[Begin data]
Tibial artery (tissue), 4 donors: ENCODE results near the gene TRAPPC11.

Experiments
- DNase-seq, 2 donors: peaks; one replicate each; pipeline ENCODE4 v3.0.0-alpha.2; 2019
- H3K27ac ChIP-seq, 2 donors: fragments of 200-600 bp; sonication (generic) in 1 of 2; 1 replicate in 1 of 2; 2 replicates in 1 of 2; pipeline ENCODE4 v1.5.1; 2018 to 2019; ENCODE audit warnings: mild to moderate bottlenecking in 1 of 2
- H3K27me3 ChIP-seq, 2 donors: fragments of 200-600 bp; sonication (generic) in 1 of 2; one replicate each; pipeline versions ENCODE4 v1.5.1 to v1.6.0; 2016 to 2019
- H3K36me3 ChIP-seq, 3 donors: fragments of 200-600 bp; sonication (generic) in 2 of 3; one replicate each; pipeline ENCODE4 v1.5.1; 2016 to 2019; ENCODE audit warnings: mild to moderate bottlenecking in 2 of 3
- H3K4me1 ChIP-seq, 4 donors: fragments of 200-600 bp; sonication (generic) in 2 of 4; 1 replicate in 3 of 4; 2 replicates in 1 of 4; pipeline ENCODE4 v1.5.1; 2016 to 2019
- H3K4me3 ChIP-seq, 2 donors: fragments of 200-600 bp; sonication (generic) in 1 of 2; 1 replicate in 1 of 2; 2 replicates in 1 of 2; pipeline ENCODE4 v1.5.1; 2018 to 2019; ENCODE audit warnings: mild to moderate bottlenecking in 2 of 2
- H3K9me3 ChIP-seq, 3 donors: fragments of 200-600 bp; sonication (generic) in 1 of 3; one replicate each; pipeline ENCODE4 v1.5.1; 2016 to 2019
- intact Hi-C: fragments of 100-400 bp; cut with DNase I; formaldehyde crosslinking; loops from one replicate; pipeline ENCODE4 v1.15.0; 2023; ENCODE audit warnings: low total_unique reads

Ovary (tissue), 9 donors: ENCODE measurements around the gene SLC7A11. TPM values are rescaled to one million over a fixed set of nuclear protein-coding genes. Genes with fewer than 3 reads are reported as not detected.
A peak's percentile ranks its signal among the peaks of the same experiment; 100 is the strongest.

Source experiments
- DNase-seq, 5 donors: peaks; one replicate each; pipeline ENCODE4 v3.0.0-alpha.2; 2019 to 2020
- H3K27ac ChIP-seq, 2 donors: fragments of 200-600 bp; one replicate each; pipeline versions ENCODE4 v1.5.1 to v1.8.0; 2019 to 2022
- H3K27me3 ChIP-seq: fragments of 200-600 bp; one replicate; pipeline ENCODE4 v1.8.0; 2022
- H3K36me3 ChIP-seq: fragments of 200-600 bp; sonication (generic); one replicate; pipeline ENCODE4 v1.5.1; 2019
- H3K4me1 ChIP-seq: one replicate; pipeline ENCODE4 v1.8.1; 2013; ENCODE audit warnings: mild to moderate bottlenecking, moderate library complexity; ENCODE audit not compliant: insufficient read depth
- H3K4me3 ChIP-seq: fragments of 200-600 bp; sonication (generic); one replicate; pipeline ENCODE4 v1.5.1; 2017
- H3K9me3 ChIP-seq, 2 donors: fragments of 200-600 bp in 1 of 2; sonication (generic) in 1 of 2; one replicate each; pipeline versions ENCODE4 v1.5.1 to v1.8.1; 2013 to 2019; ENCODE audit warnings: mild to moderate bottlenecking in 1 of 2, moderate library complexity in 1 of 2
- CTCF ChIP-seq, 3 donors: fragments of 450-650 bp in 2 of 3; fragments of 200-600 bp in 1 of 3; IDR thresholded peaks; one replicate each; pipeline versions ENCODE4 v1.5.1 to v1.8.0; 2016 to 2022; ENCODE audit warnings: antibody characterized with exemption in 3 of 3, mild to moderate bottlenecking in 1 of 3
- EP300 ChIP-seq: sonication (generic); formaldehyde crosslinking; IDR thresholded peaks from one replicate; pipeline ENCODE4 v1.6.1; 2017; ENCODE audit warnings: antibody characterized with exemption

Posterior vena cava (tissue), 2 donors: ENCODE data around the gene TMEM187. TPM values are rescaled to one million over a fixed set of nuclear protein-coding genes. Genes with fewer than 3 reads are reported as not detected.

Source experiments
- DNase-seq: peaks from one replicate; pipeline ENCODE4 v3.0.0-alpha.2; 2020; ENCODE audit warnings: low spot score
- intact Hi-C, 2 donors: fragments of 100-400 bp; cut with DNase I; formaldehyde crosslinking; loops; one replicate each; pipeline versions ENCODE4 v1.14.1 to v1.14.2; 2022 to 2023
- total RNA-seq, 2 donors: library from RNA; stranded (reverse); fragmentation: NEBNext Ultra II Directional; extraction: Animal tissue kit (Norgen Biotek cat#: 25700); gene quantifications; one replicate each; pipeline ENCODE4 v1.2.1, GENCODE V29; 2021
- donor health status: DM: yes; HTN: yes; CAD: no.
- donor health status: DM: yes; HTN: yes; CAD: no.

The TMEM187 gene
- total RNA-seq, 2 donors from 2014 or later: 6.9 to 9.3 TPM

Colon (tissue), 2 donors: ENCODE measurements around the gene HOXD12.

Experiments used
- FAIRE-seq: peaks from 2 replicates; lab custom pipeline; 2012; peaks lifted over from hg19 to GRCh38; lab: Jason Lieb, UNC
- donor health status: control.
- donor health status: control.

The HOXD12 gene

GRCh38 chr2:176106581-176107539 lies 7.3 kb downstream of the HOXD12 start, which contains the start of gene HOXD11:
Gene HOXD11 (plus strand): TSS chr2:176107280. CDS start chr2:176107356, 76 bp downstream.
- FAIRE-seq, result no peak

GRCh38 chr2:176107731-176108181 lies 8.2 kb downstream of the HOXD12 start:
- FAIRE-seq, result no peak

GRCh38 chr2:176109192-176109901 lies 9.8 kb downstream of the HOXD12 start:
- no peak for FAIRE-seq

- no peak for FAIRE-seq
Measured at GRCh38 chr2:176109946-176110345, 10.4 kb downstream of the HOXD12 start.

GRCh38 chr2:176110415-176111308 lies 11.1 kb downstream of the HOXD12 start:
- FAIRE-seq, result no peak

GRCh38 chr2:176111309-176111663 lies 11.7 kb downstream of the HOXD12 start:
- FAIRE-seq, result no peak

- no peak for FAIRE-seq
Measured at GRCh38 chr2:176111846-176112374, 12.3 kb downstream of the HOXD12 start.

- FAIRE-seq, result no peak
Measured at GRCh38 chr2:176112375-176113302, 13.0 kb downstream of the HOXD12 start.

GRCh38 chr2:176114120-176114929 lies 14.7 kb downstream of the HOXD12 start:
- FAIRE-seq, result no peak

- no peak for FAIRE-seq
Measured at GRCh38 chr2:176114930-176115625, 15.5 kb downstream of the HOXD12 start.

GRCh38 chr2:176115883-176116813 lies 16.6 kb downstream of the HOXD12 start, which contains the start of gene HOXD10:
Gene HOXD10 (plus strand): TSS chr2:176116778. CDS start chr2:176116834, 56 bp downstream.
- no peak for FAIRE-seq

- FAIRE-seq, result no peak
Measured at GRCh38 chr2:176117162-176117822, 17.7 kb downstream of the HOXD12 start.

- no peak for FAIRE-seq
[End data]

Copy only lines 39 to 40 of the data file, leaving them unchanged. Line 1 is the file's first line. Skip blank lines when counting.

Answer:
Gene HOXD11 (plus strand): TSS chr2:176107280. CDS start chr2:176107356, 76 bp downstream.
- FAIRE-seq, result no peak